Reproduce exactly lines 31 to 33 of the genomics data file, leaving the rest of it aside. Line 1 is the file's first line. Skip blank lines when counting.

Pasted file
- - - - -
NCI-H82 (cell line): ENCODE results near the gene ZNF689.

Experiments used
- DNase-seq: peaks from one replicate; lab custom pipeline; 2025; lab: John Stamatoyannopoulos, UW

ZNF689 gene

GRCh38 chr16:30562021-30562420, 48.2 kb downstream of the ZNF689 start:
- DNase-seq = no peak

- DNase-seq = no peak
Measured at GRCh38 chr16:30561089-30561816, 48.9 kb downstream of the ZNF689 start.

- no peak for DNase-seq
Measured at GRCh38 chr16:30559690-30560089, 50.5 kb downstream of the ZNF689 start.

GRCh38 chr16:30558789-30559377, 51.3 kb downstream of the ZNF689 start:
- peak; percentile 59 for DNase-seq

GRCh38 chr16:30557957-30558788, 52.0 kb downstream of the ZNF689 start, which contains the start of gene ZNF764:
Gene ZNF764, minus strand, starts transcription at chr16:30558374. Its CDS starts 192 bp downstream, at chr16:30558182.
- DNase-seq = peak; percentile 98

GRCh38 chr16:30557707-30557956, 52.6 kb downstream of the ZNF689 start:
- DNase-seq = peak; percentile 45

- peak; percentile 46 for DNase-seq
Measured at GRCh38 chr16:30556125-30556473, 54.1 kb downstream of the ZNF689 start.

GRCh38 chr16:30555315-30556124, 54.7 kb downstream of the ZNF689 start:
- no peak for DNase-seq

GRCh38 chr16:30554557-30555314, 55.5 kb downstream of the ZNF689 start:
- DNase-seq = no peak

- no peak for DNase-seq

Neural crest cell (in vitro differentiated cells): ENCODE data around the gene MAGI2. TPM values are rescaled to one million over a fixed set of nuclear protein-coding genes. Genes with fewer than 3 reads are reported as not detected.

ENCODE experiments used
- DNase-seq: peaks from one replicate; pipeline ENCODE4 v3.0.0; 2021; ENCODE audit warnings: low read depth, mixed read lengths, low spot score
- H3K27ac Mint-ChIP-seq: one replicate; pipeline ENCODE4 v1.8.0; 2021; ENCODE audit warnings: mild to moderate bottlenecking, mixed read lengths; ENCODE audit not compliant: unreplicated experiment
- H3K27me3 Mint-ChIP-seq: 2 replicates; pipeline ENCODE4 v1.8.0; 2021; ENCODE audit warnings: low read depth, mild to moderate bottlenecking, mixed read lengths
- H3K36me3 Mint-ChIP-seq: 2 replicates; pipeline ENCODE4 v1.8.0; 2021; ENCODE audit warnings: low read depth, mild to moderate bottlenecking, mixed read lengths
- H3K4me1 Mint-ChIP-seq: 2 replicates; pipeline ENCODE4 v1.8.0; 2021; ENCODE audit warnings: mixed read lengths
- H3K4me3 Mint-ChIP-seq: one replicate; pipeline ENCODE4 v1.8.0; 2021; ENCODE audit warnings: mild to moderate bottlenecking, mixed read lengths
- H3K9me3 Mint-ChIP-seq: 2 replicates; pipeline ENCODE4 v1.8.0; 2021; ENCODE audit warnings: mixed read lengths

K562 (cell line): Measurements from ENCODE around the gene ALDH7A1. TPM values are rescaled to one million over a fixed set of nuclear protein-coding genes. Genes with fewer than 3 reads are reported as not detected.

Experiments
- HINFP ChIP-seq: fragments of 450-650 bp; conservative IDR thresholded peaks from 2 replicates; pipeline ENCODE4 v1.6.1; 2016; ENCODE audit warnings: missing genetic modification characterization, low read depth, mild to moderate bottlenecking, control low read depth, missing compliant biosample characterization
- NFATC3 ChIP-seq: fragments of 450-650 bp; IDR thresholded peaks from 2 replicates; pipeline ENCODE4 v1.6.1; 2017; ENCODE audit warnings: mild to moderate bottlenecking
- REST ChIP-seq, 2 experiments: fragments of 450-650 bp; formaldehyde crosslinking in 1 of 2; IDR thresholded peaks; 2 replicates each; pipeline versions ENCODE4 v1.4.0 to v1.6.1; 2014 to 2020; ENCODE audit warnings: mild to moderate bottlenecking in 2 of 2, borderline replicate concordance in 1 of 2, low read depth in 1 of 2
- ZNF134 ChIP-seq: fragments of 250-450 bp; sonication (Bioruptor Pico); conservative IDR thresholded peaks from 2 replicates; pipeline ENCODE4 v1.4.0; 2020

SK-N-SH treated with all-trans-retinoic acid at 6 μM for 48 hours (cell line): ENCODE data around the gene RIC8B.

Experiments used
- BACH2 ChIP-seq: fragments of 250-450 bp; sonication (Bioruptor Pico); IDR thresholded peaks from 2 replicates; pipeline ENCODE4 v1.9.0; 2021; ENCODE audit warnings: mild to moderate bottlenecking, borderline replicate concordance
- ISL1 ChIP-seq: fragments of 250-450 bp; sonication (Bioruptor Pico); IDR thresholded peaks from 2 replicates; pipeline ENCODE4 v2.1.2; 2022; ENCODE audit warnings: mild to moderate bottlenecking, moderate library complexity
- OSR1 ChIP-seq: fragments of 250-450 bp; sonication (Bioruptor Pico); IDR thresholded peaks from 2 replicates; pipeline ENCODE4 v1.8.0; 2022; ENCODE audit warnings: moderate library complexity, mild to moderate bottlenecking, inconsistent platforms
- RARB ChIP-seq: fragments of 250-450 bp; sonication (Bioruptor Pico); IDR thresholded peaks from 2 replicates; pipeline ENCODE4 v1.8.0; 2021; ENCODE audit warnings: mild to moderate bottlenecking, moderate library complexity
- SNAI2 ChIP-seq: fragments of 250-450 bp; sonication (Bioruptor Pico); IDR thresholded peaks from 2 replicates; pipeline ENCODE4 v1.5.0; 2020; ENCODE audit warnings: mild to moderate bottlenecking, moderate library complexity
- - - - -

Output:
- H3K4me1 Mint-ChIP-seq: 2 replicates; pipeline ENCODE4 v1.8.0; 2021; ENCODE audit warnings: mixed read lengths
- H3K4me3 Mint-ChIP-seq: one replicate; pipeline ENCODE4 v1.8.0; 2021; ENCODE audit warnings: mild to moderate bottlenecking, mixed read lengths
- H3K9me3 Mint-ChIP-seq: 2 replicates; pipeline ENCODE4 v1.8.0; 2021; ENCODE audit warnings: mixed read lengths